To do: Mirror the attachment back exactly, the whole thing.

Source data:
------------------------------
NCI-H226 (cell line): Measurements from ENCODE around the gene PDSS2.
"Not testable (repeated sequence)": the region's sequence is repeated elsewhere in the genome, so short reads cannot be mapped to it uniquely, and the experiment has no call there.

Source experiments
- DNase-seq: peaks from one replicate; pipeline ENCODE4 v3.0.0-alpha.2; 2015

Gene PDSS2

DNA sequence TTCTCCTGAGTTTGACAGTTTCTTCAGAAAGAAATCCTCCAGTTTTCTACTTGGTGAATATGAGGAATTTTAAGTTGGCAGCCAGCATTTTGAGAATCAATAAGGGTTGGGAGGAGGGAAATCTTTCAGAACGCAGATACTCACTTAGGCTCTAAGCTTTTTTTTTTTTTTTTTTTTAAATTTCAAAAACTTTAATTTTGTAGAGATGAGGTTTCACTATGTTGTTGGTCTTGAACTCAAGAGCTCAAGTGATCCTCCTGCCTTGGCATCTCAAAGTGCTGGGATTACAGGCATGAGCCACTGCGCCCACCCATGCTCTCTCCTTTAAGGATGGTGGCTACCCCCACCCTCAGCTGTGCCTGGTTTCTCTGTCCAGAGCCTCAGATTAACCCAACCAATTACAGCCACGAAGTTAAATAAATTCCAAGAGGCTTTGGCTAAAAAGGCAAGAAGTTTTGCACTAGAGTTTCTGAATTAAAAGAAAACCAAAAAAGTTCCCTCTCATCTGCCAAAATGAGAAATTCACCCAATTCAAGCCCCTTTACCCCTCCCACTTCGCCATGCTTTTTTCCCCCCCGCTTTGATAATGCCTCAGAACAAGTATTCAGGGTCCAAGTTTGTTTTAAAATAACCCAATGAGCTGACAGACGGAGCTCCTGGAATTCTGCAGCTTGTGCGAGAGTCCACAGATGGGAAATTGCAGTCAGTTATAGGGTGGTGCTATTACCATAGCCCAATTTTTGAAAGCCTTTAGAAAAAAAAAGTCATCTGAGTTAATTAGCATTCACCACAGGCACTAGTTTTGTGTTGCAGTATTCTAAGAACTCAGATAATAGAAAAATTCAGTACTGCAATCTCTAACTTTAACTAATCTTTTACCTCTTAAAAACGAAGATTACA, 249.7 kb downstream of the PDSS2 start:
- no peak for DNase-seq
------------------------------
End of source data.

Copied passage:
NCI-H226 (cell line): Measurements from ENCODE around the gene PDSS2.
"Not testable (repeated sequence)": the region's sequence is repeated elsewhere in the genome, so short reads cannot be mapped to it uniquely, and the experiment has no call there.

Source experiments
- DNase-seq: peaks from one replicate; pipeline ENCODE4 v3.0.0-alpha.2; 2015

Gene PDSS2

DNA sequence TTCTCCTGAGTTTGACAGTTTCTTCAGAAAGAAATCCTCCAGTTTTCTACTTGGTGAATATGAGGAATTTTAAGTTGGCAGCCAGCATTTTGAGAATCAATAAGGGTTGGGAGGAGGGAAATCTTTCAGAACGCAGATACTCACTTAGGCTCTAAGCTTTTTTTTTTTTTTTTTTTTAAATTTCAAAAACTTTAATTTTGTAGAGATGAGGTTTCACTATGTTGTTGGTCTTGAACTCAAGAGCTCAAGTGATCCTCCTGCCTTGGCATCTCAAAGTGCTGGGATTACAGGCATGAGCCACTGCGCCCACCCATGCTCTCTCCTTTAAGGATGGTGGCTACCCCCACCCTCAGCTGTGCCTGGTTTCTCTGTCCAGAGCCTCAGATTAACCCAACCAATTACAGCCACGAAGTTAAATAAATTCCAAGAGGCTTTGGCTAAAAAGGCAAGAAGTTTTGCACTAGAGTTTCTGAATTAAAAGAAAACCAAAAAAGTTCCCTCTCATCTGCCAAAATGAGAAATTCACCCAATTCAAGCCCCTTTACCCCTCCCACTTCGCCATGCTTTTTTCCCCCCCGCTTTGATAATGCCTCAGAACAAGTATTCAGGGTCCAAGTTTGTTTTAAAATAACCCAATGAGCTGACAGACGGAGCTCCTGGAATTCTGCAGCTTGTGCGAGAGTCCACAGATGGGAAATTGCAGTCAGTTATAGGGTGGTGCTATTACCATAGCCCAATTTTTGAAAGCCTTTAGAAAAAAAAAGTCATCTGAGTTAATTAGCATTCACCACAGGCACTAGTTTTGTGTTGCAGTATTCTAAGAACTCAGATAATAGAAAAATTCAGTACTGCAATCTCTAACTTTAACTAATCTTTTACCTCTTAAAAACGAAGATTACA, 249.7 kb downstream of the PDSS2 start:
- no peak for DNase-seq